The launch would comprise an afternoon discussion at the Otago Museum reserve from 13:15, as well as a more detailed debate at the University of Otago’s Castle 1 Lecture Theatre from 19:00.

Hoani Langsbury, Peter Barrett, Susan Krumdieck, Russell Tregonning, Neville Peat, Tim Hazeldine and Jean Fleming were among those speaking at the event.

Sir Alan urged all people concerned about New Zealand to attend.

”Politicians are only persuaded by a large group of concerned people. We feel the issues of today are more pressing than perhaps they have been in the past, and more wide ranging,” he said.

The future welfare of New Zealanders looked ”pretty grim” and could no longer be ignored, Sir Alan said.

Speakers confirmed for Launch

Bios of persons speaking in support of a National Risk Assessment Project at the launch in Dunedin on 8th March 2013

The launch is at the Otago Museum Reserve at 1.15-3.00pm.



Neville Peat

Neville Peat, writer, photographer and environmentalist, lives at Broad Bay. He has written some 40 books, spanning themes of geography, biography, natural history and the environment. His largest project, completed with the assistance of the Creative New Zealand Michael King Writers’ Fellowship 2007, is The Tasman – Biography of an Ocean. He served three terms as an elected member of the Otago Regional Council, the last as deputy chair. He currently chairs the Otago Natural History Trust (Orokonui Ecosanctuary).  In 1994 he was awarded the inaugural Dunedin Citizen of the Year title for his Dunedin photographic books and leadership of the Dunedin Environmental Business Network.


Dr. Tim Hazledine

Tim Hazledine has been a Professor of Economics at the University of Auckland since returning to New Zealand in 1992. Born and brought up in Dunedin  (King’s HS, Dux 1965), Tim was educated at the Universities of Otago and Canterbury before heading overseas to take his Ph D at the University of Warwick. In a twenty year stint of “OE”, he taught at Warwick, Balliol College Oxford, Queen’s Ontario and the University of British Columbia in Vancouver, as well as working for the Canadian government and as an independent consultant. He is interested in the “Healthy Economy”.


 Hoani Langsbury

Hoani Langsbury is of mixed European and Maori descent, affiliating to Kai Tahu, Kati Mamoe, Waitaha, Rapuwai Iwi. He has a BSc from Victoria and is currently completing a PGDip in Wildlife Management at Otago University.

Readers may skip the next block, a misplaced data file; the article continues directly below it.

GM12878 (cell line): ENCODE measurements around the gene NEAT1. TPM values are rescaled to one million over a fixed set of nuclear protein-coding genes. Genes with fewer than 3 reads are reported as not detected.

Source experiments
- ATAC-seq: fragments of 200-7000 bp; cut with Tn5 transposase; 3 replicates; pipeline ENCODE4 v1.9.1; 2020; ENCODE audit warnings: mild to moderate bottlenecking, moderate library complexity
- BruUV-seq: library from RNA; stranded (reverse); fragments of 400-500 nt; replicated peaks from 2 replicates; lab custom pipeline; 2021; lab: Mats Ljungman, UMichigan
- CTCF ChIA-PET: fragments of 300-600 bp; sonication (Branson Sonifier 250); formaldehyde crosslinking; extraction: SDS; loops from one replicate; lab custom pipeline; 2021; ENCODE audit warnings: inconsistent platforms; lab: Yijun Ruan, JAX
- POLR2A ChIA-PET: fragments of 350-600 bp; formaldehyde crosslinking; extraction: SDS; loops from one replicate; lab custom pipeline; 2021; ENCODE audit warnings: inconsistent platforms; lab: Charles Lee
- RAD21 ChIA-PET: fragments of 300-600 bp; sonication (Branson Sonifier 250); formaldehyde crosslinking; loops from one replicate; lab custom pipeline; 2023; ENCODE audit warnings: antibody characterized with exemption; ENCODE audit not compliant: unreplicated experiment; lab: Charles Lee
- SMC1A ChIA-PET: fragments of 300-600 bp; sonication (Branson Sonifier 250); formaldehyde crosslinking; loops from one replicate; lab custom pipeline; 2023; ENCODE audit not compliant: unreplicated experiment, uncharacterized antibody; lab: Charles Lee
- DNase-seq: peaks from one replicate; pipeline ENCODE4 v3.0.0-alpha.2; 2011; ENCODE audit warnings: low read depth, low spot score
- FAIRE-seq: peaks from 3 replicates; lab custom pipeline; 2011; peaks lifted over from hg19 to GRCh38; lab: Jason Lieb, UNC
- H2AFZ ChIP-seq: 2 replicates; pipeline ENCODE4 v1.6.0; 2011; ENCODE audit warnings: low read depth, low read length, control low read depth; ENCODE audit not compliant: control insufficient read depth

He is a Councillor for Te Maruata, the Maori Advisory Council to Local Government New Zealand, working alongside other Iwi leaders. He is the current Chair of the Otago Peninsula Trust, on the Board of the Yellow Eyed Penguin Trust and the Director of Operations for Blue Penguins Pukekura. These charitable trusts are leaders in conservation and the protection of our unique Coastal Otago habitats.

Hoani brings a holistic perspective to environmental management and is active in the areas of marine protection, species recovery and the reintroduction of the Buff Weka to the East Coast of the South Island on behalf of Ngai Tahu.


Dr. Jean S Fleming

Jean Fleming is a Professor of Science Communication and Associate Dean of Outreach at the University of Otago, Dunedin, New Zealand.  Her earlier career was in reproductive biology, in the Department of Anatomy at Otago. In 2000-2001 Jean was a Commissioner with the New Zealand Royal Commission on Genetic Modification, an experience that led to her interest in effective science communication.  She is interested in using dialogue and public engagement for communication of controversial scientific issues. Jean is known nationally for her radio interviews about Body Parts, on Radio NZ National Nights. She is a Life Member of the NZ International Science Festival and a Companion of the Royal Society of New Zealand (RSNZ). Her commitment to science communication led to the award of a Suffrage Medal in 1993, an RSNZ Silver Science & Technology Medal in 1998 and an ONZM for services to science in 2002.


Dr. Peter Barrett 

Peter is Emeritus Professor of Geology at Victoria University of Wellington. He was studying geology at Auckland University when a chance trip to Antarctica led him to a life-long interest in its climate history. Initially he studied the Late Paleozoic Gondwana strata in the Transantarctic Mountains. However since 1975 he has led a series of offshore drilling projects for a history of Antarctic climate and ice sheet behaviour since its inception around 34 million years ago.